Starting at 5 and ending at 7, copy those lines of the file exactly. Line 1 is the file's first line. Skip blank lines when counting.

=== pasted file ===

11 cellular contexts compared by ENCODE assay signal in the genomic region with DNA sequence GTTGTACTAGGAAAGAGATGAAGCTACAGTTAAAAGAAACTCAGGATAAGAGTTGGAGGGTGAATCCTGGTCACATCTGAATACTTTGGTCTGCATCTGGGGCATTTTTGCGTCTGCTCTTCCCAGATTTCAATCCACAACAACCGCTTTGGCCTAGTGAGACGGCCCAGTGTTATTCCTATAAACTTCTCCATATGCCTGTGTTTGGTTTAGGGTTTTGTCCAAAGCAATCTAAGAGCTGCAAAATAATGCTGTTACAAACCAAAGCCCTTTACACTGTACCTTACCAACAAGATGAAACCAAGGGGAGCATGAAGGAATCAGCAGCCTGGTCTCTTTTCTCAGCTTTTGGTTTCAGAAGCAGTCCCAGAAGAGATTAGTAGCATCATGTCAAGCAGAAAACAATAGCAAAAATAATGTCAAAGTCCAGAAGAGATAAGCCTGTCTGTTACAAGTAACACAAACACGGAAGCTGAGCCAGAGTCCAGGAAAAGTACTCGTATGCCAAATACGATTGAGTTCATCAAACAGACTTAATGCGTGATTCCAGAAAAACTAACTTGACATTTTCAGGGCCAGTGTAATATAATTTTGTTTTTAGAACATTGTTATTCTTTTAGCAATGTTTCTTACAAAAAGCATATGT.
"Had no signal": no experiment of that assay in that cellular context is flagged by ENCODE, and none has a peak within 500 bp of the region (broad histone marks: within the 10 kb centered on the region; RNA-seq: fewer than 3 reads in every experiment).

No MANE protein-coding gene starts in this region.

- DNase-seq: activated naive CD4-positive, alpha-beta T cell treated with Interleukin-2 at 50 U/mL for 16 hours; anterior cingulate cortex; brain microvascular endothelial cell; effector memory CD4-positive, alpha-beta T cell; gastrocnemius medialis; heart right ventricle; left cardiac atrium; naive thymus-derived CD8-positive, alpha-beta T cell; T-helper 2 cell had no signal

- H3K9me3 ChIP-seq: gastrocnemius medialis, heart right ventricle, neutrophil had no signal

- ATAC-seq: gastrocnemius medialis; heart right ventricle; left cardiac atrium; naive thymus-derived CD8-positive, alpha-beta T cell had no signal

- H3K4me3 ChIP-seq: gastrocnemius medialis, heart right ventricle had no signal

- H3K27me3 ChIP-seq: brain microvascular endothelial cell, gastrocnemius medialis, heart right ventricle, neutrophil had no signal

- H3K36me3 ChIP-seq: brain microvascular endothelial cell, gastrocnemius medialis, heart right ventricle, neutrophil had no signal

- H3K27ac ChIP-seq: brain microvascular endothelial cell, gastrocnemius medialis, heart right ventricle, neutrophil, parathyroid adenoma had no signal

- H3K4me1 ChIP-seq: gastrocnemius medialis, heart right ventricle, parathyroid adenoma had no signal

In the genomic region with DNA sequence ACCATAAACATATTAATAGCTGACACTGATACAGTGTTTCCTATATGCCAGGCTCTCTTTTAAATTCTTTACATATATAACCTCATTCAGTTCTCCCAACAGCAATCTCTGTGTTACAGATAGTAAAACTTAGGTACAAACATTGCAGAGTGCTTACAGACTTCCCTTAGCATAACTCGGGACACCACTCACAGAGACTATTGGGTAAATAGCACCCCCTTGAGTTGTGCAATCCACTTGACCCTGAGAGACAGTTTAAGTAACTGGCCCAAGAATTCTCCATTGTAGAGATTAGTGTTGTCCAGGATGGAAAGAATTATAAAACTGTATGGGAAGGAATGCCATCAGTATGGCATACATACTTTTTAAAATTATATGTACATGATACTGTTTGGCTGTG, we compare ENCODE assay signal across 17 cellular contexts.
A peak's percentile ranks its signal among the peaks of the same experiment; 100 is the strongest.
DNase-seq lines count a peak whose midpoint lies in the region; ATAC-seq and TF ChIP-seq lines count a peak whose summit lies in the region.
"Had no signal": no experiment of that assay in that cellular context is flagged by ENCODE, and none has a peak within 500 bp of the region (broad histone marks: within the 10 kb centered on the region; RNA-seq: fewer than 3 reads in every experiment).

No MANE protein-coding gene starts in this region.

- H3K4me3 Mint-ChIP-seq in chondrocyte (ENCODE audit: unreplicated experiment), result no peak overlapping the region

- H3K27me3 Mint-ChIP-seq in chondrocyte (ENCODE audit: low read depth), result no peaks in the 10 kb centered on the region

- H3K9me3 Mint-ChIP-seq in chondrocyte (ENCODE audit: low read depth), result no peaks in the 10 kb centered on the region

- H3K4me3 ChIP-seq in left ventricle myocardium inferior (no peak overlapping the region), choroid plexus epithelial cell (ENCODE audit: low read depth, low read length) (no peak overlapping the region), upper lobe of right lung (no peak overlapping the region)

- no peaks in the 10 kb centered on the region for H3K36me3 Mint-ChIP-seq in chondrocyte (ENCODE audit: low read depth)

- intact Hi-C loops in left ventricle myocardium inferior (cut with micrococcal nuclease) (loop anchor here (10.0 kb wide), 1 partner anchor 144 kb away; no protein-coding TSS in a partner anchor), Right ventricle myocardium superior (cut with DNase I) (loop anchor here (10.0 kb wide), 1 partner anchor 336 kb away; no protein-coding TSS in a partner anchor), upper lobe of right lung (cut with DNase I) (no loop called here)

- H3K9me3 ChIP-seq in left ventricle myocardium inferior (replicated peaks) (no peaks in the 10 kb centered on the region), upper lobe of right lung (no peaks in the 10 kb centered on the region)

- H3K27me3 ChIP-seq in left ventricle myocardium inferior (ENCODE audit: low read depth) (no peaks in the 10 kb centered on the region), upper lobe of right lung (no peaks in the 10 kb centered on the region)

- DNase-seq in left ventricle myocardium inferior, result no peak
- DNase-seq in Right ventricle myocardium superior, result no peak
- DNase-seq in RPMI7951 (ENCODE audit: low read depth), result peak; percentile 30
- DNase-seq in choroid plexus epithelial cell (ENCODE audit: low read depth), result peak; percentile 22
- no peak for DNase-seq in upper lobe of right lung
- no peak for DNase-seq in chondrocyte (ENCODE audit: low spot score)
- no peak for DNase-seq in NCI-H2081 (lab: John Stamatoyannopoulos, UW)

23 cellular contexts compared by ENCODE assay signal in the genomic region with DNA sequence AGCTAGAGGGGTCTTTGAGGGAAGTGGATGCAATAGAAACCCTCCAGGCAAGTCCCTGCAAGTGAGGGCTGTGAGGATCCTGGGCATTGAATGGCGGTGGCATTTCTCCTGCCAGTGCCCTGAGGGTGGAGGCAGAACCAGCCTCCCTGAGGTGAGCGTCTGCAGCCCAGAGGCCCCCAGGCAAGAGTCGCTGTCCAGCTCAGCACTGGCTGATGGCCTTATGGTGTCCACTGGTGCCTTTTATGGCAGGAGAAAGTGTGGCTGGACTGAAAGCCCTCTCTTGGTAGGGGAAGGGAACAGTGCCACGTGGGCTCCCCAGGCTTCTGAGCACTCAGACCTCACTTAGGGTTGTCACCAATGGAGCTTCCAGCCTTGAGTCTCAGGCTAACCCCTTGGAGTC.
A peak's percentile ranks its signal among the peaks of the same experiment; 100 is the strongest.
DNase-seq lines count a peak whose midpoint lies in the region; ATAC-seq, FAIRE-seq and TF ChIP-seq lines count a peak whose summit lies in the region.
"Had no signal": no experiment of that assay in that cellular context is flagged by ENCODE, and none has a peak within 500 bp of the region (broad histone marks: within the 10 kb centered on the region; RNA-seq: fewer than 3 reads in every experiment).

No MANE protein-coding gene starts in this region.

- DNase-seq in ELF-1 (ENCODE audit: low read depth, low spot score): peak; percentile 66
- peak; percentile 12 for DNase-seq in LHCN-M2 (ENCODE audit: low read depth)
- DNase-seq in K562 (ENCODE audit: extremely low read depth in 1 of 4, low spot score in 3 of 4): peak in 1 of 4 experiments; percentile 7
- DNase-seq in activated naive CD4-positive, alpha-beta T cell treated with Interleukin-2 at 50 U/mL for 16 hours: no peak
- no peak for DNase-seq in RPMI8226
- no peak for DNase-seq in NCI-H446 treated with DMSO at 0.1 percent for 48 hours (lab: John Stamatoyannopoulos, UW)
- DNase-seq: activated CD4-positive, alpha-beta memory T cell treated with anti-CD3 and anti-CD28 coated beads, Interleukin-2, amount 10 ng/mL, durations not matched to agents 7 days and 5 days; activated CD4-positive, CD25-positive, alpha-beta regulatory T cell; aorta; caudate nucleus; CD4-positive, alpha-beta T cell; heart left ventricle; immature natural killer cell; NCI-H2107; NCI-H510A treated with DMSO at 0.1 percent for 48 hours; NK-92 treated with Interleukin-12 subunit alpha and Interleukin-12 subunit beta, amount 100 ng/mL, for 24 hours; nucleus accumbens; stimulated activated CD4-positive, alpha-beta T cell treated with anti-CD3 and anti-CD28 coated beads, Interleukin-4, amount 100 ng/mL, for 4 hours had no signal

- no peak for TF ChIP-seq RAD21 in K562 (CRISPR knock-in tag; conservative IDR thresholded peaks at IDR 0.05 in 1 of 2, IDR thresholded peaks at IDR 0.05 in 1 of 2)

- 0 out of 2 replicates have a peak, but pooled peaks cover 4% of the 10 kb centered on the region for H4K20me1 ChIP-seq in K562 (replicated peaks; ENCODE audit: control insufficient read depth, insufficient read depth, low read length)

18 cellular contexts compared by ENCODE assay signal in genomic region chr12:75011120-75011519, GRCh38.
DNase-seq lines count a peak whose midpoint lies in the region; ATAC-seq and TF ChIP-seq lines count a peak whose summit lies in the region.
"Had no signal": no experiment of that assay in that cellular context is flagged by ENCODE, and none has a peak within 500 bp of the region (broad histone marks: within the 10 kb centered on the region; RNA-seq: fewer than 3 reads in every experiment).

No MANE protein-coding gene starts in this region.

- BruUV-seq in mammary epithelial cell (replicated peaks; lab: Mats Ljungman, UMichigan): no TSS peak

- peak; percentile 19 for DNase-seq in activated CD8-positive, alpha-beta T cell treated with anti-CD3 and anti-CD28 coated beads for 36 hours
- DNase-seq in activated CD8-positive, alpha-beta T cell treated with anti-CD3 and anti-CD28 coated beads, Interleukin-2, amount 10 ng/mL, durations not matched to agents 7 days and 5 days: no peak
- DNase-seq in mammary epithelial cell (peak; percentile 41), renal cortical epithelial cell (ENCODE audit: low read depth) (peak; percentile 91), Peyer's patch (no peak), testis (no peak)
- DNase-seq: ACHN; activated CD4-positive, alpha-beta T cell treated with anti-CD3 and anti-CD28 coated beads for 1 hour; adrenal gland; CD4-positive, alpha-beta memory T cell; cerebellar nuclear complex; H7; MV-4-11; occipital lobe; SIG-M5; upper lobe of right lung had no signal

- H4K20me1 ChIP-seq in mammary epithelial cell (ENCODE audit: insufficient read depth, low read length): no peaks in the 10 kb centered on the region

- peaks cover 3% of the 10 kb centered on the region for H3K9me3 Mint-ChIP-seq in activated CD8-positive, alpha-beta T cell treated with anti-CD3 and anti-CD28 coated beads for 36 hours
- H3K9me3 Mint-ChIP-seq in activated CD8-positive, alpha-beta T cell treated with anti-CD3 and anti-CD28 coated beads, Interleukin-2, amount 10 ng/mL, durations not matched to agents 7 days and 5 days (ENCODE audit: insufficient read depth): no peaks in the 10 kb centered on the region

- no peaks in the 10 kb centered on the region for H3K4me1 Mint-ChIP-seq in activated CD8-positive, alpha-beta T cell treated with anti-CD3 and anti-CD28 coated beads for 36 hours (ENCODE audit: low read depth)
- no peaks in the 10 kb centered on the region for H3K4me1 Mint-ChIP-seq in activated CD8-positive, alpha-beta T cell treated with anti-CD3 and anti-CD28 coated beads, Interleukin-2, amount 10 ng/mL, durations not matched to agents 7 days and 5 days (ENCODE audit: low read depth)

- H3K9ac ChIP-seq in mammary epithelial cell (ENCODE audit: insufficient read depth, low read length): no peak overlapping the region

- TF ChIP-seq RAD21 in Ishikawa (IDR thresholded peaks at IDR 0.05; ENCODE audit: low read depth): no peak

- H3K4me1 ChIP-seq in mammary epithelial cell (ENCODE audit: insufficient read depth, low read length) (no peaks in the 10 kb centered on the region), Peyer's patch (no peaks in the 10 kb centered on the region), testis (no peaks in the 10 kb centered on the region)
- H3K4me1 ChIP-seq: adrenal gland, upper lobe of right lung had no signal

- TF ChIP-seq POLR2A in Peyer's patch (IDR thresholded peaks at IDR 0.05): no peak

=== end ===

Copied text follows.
- H3K9me3 ChIP-seq: gastrocnemius medialis, heart right ventricle, neutrophil had no signal

- ATAC-seq: gastrocnemius medialis; heart right ventricle; left cardiac atrium; naive thymus-derived CD8-positive, alpha-beta T cell had no signal

- H3K4me3 ChIP-seq: gastrocnemius medialis, heart right ventricle had no signal